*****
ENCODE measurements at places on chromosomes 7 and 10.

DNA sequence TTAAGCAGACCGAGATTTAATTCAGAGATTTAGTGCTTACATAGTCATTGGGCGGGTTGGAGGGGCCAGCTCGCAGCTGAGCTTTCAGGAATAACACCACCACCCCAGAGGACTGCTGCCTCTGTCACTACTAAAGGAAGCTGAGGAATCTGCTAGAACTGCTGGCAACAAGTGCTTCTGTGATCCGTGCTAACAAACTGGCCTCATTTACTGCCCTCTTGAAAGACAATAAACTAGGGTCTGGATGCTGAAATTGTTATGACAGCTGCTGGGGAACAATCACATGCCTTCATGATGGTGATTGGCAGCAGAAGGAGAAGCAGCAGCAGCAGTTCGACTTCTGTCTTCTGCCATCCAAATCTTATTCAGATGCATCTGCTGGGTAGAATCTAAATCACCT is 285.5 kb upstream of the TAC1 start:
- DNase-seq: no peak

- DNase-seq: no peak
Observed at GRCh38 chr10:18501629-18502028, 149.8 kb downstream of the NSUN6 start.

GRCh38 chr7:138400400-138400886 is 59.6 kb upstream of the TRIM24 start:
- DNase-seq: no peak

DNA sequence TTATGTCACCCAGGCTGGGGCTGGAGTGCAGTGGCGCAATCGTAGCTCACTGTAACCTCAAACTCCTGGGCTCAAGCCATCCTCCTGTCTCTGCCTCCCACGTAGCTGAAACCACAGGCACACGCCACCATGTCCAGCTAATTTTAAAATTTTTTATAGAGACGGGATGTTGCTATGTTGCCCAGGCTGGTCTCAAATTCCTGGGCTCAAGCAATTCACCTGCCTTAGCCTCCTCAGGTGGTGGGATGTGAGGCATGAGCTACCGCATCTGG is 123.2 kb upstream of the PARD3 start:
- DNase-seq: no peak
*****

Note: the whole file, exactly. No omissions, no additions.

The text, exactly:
ENCODE measurements at places on chromosomes 7 and 10.

DNA sequence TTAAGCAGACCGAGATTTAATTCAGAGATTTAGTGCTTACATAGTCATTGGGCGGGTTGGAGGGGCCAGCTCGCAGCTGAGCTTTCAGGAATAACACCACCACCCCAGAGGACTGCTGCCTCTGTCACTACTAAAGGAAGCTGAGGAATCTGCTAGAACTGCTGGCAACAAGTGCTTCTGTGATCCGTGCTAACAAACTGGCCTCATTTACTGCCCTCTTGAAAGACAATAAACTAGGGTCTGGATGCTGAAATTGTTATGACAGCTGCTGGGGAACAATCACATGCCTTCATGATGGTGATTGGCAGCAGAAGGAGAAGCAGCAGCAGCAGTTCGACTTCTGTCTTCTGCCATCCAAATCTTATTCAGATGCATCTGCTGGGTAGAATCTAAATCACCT is 285.5 kb upstream of the TAC1 start:
- DNase-seq: no peak

- DNase-seq: no peak
Observed at GRCh38 chr10:18501629-18502028, 149.8 kb downstream of the NSUN6 start.

GRCh38 chr7:138400400-138400886 is 59.6 kb upstream of the TRIM24 start:
- DNase-seq: no peak

DNA sequence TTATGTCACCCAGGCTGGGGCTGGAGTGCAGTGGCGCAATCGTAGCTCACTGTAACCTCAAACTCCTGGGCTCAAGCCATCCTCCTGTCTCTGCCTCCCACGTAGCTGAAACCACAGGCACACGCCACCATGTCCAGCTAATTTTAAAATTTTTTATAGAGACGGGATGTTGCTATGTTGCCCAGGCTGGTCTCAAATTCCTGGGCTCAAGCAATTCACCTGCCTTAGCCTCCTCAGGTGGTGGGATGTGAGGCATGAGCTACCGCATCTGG is 123.2 kb upstream of the PARD3 start:
- DNase-seq: no peak